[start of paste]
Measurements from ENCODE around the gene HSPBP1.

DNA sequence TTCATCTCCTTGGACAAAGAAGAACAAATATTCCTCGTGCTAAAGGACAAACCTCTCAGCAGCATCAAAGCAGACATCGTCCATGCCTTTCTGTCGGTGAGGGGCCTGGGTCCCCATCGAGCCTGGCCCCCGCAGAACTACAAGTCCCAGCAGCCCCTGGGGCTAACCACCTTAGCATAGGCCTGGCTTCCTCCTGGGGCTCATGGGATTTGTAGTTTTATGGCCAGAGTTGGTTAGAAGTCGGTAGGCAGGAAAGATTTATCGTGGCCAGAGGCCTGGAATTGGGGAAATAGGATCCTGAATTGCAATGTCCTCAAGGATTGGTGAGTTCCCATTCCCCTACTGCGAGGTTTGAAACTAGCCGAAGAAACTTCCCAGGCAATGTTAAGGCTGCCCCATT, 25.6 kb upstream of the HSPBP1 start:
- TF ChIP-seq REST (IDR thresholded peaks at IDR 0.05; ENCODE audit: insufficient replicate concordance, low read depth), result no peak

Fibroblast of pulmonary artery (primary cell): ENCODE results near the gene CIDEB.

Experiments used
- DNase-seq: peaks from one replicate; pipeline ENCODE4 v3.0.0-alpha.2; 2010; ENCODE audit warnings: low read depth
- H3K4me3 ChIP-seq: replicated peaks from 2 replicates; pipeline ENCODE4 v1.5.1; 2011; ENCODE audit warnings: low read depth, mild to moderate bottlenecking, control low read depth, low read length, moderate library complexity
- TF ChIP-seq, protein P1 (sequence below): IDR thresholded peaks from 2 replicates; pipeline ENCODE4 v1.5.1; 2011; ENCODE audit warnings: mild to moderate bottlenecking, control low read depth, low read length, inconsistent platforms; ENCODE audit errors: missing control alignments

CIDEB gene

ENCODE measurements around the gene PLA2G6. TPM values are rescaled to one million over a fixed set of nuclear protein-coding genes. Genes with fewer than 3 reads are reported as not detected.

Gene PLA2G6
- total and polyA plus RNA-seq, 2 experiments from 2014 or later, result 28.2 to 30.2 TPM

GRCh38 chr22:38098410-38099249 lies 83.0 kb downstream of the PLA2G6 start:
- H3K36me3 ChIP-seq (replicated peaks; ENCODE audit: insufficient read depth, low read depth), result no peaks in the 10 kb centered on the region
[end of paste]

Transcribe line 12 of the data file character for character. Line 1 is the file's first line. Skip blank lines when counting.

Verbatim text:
- total and polyA plus RNA-seq, 2 experiments from 2014 or later, result 28.2 to 30.2 TPM